Thankfully the film never goes so far as to question the veracity of Marguerite’s claims that she was sexually assaulted — though two separate portrayals of that encounter with varying intensity is perhaps overkill in portraying the gulf between how Le Gris and Marguerite saw it — but it does interrogate her inner life in a way that neither her husband nor her apparently lovestruck rapist consider.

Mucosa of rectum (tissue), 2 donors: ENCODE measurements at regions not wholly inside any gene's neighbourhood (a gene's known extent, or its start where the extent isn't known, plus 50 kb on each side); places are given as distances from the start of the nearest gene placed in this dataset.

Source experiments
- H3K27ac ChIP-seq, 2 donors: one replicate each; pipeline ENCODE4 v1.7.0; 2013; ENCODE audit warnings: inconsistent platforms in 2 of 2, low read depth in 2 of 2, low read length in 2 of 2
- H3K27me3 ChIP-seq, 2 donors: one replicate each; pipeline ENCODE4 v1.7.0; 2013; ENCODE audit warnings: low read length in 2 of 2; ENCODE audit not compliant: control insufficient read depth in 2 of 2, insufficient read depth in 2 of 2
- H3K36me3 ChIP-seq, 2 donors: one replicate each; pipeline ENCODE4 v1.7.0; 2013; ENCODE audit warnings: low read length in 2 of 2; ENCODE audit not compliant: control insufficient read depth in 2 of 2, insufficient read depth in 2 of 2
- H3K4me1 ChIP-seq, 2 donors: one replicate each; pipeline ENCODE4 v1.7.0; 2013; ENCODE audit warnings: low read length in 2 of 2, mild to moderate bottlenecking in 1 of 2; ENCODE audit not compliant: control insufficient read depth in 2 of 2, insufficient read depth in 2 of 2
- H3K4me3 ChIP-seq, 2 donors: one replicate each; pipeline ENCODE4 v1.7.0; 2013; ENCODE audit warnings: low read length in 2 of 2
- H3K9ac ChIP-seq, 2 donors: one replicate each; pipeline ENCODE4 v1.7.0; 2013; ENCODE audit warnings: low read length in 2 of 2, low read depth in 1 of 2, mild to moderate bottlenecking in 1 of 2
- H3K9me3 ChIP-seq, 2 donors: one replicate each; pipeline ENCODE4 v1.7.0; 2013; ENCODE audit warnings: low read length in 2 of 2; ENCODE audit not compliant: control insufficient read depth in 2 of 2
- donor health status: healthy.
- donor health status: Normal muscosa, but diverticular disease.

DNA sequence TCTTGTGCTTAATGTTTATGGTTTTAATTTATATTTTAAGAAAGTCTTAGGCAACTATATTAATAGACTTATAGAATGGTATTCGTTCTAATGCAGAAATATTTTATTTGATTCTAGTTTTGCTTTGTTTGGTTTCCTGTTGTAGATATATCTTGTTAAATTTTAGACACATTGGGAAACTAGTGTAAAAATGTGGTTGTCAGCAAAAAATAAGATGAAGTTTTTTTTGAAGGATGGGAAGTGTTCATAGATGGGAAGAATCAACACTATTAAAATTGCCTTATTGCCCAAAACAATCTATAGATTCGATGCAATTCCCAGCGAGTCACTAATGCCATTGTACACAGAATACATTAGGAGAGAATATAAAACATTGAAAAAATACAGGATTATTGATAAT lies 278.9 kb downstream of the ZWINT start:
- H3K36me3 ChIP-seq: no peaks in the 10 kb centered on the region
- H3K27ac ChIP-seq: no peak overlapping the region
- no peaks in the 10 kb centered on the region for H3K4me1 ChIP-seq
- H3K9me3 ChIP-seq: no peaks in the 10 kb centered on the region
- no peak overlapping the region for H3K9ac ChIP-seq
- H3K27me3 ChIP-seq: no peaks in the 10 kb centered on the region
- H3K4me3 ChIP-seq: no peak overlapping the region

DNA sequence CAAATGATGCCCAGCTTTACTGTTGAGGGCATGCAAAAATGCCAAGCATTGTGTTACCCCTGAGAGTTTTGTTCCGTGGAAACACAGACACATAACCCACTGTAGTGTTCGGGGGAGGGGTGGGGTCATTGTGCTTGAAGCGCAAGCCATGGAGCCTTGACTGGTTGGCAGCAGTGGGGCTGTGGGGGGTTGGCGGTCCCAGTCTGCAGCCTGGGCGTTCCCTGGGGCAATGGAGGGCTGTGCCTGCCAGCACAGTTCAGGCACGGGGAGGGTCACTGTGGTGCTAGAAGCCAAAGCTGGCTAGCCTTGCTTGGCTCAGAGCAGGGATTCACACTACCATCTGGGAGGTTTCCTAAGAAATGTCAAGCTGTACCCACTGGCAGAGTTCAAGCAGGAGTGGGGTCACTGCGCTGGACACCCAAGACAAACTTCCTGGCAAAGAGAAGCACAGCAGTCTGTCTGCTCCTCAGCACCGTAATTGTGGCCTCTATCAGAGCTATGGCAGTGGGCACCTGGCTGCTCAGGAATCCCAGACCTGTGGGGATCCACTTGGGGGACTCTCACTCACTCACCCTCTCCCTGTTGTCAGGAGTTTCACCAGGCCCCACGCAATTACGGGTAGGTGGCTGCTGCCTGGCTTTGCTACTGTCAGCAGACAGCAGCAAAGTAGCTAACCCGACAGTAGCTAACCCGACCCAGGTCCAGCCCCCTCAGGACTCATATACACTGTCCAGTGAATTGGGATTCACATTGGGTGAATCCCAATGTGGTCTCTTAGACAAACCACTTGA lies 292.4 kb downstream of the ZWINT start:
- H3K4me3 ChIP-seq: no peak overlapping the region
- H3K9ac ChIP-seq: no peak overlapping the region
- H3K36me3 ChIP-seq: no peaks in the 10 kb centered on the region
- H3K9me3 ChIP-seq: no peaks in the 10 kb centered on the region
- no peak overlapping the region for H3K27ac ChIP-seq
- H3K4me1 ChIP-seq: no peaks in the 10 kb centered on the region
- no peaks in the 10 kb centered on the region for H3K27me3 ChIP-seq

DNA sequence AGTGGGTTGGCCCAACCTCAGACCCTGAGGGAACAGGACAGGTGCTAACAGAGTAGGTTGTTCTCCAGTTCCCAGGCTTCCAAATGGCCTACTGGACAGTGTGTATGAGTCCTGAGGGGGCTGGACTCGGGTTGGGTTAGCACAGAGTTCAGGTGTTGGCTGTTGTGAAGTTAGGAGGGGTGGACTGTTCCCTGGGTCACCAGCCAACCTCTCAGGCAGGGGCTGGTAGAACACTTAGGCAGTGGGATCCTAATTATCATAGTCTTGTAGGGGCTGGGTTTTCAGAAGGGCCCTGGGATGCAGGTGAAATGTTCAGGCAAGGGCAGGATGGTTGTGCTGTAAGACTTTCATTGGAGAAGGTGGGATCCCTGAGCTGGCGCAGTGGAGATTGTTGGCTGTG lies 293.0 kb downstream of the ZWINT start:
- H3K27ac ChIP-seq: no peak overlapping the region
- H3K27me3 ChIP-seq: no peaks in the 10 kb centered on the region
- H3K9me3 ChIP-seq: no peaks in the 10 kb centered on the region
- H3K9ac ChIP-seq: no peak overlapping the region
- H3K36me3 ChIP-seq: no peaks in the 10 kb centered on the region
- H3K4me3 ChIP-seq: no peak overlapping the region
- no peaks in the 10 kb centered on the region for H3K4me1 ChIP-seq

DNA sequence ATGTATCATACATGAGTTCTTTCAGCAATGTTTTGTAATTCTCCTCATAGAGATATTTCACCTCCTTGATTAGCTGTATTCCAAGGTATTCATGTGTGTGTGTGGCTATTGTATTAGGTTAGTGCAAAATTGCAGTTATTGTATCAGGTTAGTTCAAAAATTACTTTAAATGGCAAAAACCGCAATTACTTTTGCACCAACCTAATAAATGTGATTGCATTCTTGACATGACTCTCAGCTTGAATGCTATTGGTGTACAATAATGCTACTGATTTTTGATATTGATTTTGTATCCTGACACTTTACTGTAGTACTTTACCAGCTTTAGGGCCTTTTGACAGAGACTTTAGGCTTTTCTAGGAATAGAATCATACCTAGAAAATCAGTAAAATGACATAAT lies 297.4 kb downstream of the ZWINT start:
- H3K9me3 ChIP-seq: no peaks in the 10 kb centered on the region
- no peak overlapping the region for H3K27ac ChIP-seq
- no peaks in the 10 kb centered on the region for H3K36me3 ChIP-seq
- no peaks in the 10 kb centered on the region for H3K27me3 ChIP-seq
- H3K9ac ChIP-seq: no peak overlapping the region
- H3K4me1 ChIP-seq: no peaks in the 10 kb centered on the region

This is where the film somewhat fumbles its central themes, not for lack of effort or good intention, but for an inability to fully explore some of the nuances of what it posits. It’s all well and good to frame the social conception of rape as a product of influences that are larger and more pervasive than either the perpetrator or the survivor, but the framing goes so far as to suggest that Le Gris cannot even conceive that he criminally violated Marguerite’s autonomy, that he is so much a product of his culture that emphatic protestations against consent register as little more than a game to him. Whether it’s a failure of Driver’s performance, Ridley’s direction or the screenplay itself, the film is too blunt in its conception of Le Gris’ character as a philandering romantic unaccustomed to being denied his desires. The slow reveal of his mindset is effective in the dramatic sense, but the film’s social commentary is much better served in deconstructing Jean’s oafish entitlement to Marguerite’s autonomy, as well as Marguerite’s quiet competence in running his estate and the necessity she feels in speaking out against her attacker is spite of the social pressures against her.